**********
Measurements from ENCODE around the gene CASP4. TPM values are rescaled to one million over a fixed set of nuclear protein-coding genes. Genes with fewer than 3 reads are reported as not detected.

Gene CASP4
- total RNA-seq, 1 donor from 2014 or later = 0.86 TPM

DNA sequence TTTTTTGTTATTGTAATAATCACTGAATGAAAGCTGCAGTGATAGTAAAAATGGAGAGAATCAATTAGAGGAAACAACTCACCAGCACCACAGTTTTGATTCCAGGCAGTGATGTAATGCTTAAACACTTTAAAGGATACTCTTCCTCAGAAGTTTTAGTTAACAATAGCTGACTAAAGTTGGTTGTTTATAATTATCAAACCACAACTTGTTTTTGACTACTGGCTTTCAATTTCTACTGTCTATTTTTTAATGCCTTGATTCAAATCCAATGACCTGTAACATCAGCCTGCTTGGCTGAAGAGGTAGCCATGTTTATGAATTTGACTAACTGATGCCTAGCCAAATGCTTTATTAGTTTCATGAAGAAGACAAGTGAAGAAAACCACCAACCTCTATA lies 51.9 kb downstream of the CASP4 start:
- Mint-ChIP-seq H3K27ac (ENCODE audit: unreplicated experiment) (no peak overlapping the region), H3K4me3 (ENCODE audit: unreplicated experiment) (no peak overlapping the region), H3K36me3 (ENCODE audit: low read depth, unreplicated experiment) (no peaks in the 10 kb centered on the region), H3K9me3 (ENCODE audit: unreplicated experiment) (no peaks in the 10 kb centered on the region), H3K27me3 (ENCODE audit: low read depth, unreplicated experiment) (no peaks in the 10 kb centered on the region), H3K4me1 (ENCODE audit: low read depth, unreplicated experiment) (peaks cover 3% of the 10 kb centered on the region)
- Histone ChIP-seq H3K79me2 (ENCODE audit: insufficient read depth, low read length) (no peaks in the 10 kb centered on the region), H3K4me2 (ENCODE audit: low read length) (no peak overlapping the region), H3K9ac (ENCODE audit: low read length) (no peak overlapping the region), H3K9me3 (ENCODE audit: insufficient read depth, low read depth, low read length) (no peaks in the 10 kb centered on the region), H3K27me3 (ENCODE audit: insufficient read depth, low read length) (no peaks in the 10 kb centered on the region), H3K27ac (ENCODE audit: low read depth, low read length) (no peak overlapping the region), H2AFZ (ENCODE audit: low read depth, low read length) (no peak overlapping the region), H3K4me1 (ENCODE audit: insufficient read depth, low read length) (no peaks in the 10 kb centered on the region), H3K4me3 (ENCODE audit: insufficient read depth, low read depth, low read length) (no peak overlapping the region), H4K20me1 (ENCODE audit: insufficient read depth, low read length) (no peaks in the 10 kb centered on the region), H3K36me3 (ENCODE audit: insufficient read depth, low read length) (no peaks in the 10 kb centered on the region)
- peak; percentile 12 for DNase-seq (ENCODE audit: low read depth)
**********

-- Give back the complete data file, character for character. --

Measurements from ENCODE around the gene CASP4. TPM values are rescaled to one million over a fixed set of nuclear protein-coding genes. Genes with fewer than 3 reads are reported as not detected.

Gene CASP4
- total RNA-seq, 1 donor from 2014 or later = 0.86 TPM

DNA sequence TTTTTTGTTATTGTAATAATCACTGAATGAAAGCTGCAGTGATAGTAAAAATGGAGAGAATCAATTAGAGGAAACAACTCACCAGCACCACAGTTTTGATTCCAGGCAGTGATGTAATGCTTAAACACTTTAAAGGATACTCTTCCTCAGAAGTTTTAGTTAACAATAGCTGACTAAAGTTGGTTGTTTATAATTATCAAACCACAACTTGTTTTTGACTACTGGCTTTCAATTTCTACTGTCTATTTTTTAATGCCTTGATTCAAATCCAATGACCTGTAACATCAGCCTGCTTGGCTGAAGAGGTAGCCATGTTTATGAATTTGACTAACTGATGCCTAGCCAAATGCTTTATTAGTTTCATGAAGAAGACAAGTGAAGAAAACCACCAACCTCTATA lies 51.9 kb downstream of the CASP4 start:
- Mint-ChIP-seq H3K27ac (ENCODE audit: unreplicated experiment) (no peak overlapping the region), H3K4me3 (ENCODE audit: unreplicated experiment) (no peak overlapping the region), H3K36me3 (ENCODE audit: low read depth, unreplicated experiment) (no peaks in the 10 kb centered on the region), H3K9me3 (ENCODE audit: unreplicated experiment) (no peaks in the 10 kb centered on the region), H3K27me3 (ENCODE audit: low read depth, unreplicated experiment) (no peaks in the 10 kb centered on the region), H3K4me1 (ENCODE audit: low read depth, unreplicated experiment) (peaks cover 3% of the 10 kb centered on the region)
- Histone ChIP-seq H3K79me2 (ENCODE audit: insufficient read depth, low read length) (no peaks in the 10 kb centered on the region), H3K4me2 (ENCODE audit: low read length) (no peak overlapping the region), H3K9ac (ENCODE audit: low read length) (no peak overlapping the region), H3K9me3 (ENCODE audit: insufficient read depth, low read depth, low read length) (no peaks in the 10 kb centered on the region), H3K27me3 (ENCODE audit: insufficient read depth, low read length) (no peaks in the 10 kb centered on the region), H3K27ac (ENCODE audit: low read depth, low read length) (no peak overlapping the region), H2AFZ (ENCODE audit: low read depth, low read length) (no peak overlapping the region), H3K4me1 (ENCODE audit: insufficient read depth, low read length) (no peaks in the 10 kb centered on the region), H3K4me3 (ENCODE audit: insufficient read depth, low read depth, low read length) (no peak overlapping the region), H4K20me1 (ENCODE audit: insufficient read depth, low read length) (no peaks in the 10 kb centered on the region), H3K36me3 (ENCODE audit: insufficient read depth, low read length) (no peaks in the 10 kb centered on the region)
- peak; percentile 12 for DNase-seq (ENCODE audit: low read depth)